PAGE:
Like Thumbelina, she eventually takes joy in her trip down the river, allowing the sights and sounds of creation around her to soothe her spirit and restore her soul. However, as it always happens when we begin to live out our God-given destinies, testing comes. Gerda’s test will look much different than Kay’s. Because Kay is logical and eager to grow up too fast, he is given the opportunity to do it at warp speed and push his body to the point of death. Gerda, more emotionally minded, is not as eager to leave childhood behind, which is both a blessing and a curse. While her heart willingly holds on to the virtue and bravery God has woven through it, it also longs to have peace and stability, to go back to the way things were before her friend became cruel and the future uncertain. Her temptation will be to forsake womanhood and maturity in her walk, stopping her development and regressing into the safety of childhood.
Growing up girl, many of us found ourselves locked in this struggle earlier in life than generations before us. While guys go through a form of this, too, girls are forced to grow up fast as the outward changes in our bodies signal to the world that we are ready for things our minds and hearts aren’t prepared for yet. We have to be ready to defend ourselves before we even comprehend the full scope of what we’re fighting to protect. And it’s exhausting. It’s easy to fall into the trap of wanting to be a little girl again to escape the pressure and terror of having more asked or demanded or taken from you than you are willing and able to give. We hatch out different schemes to escape. Some turn to anorexia or bulimia to stave off or hide natural female development. Some festoon themselves with Disney memorabilia to remind themselves of the innocence and joy in which they once found safety and freedom. And some of us imprison our hearts in maximum security facilities so that no one can get close enough to hurt us again. We avoid the company of boys and men because we feel safer with women. There are big, gaping holes in all of these plans, and none of them are God-breathed. But He’ll allow us to take shelter under these fig leaves until the winter winds rip them to pieces and send us out into the cold to run to God and get our strength, security, and refuge from Him.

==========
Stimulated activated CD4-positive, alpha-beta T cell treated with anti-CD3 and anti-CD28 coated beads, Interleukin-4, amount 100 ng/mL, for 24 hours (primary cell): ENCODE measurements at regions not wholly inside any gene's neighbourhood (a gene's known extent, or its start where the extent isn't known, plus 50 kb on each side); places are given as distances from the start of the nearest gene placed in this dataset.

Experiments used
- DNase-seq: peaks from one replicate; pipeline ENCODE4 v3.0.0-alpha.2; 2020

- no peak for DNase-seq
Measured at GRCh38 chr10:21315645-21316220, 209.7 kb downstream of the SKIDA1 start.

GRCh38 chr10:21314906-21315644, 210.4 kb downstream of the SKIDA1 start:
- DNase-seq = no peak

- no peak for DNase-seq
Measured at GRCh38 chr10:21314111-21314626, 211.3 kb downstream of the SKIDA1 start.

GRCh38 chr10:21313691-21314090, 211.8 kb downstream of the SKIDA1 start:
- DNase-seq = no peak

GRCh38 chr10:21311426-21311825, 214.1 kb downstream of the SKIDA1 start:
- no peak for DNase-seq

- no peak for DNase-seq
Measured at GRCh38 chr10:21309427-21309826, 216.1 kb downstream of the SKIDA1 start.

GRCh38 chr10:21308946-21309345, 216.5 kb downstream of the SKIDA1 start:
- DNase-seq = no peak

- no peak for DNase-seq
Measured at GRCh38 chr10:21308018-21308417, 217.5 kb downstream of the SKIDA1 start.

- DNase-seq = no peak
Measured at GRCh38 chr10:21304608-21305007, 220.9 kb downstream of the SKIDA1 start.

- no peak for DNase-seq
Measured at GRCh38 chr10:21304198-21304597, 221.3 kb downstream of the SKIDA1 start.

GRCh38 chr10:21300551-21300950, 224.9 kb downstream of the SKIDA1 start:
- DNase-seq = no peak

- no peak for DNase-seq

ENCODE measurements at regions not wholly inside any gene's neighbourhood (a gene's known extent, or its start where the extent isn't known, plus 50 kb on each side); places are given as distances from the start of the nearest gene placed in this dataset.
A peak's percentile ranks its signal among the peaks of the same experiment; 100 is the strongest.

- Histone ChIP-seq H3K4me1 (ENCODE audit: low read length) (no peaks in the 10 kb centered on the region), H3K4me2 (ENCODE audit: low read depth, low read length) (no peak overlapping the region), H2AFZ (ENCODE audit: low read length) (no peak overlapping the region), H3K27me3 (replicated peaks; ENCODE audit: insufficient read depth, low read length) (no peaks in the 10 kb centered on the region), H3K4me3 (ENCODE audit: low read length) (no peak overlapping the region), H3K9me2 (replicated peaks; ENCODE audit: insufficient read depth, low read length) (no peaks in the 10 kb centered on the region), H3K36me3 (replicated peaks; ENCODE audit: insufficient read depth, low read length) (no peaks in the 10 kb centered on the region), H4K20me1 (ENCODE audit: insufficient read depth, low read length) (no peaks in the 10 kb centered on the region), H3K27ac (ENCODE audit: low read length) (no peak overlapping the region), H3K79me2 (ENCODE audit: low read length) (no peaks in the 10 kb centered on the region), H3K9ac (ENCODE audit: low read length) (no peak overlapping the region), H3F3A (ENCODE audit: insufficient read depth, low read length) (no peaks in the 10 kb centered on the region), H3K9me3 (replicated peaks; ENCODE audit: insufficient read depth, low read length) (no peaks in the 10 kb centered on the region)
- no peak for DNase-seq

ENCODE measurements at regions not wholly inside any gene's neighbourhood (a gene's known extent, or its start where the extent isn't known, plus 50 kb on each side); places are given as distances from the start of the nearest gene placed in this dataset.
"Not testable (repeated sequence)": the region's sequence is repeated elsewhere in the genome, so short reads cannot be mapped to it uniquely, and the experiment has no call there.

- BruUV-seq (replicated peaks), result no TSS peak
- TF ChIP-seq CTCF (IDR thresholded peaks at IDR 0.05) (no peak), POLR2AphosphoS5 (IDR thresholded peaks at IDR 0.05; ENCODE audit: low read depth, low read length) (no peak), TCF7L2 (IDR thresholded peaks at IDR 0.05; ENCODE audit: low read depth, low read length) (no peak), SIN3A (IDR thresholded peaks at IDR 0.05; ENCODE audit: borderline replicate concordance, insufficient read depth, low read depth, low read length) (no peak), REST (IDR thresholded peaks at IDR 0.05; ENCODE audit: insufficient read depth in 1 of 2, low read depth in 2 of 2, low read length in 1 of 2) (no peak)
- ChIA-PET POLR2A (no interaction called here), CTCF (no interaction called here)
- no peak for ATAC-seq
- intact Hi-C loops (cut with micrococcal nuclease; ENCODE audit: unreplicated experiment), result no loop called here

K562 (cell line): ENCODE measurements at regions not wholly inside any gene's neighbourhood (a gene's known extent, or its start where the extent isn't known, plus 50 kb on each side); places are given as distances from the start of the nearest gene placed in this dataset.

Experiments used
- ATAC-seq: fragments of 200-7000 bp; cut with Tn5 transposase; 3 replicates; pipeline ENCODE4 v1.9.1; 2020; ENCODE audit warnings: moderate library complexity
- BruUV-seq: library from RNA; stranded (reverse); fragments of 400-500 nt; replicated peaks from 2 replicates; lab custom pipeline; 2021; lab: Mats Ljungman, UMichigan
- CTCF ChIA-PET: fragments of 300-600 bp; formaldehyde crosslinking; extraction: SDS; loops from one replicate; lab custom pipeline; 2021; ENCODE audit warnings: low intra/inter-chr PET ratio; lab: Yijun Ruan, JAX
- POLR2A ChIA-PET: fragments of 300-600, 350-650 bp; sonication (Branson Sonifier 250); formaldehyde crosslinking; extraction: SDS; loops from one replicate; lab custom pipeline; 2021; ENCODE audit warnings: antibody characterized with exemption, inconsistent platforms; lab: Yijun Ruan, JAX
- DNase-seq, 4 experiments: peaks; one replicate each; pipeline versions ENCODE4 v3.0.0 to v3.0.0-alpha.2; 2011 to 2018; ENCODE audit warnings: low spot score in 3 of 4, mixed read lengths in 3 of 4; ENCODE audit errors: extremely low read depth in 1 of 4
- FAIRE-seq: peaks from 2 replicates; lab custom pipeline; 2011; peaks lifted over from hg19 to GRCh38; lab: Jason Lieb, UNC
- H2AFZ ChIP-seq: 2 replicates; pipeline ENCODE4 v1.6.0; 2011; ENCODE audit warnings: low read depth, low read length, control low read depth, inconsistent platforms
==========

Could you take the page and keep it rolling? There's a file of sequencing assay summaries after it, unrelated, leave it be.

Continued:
Gerda is about to get just such an opportunity. It isn’t long before she comes upon a strange cottage in a cherry orchard just off the riverbank, guarded by wooden soldiers. An old woman with a crooked walking stick and a sunhat painted with beautiful flowers catches sight of Gerda and helps her to the shore. Gerda is frightened of her at first, but soon realizes that she does not mean her harm, at least not directly. After telling the old woman her story, she joins her in the garden to meet the beautiful flowers there. Then she enters the cottage where she is greeted by a large bowl of cherries waiting for her on the table, which she happily pounces on. Cherries have a dual symbolism. They can represent reproduction, because of the flesh of the fruit being destroyed to make way for the seed and new growth. They can also represent innocence and eternal youth. In this case, Gerda is allowing herself to consume the illusion of eternal youth. She forgets her quest and the desire to bring Kay new life and permits herself to slip into the dreams of the childhood she had just begun to leave behind. While she eats the cherries, the old woman locks the door and begins brushing the memories of Kay out of Gerda’s hair.
The old woman, whom I grew up knowing as the Lady of Summer, though she is not called that here, is not deemed evil by Andersen, but she practices witchcraft and manipulation as skillfully as any villain. Her ill deeds stemming from good intentions render her the photo negative of the wicked stepmother. Rather than preventing the heroine from growing up out of fear that she will supplant or surpass her, the Lady of Summer is willing to derail Gerda’s quest and development in order to satisfy her desire to have a child. If the good mother did not die in all of the Lost Woman stories, it is possible that she could morph into the Lady of Summer because she doesn’t want her little girl to grow up and be torn apart by the dangers of the world. “Stay with me, the world is dark and wild. Stay a child while you can be a child with me,” sings the Witch in Sondheim’s Into the Woods. In order to ensure that Gerda will stay here and be happy with her, the old woman charms away all the roses from her garden with her crooked stick, forcing the healthy thriving blooms to conceal their ravishing beauty under the dead, black ground. This sabotage of the roses, which represent Gerda, her relationship with Christ, her love for Kay, and her development into a strong, beautiful woman is just as damaging as Cinderella’s stepfamily abusing her, stripping her of her position, and throwing the ashy gray bedgown over her glorious form. All of the actions I’ve just described are a form of attack against the heroine’s identity and her confidence as a capable daughter of God made in His image. When we are so preoccupied with battling or succumbing to these onslaughts, it’s easy to get distracted from the one Person on whom our eyes should be fixed. And that leaves us wide open for destruction. With all thoughts of God, deep, romantic love, purpose, adult female identity, and danger hidden away, Gerda is free to regress into the Lady of Summer’s darling daughter.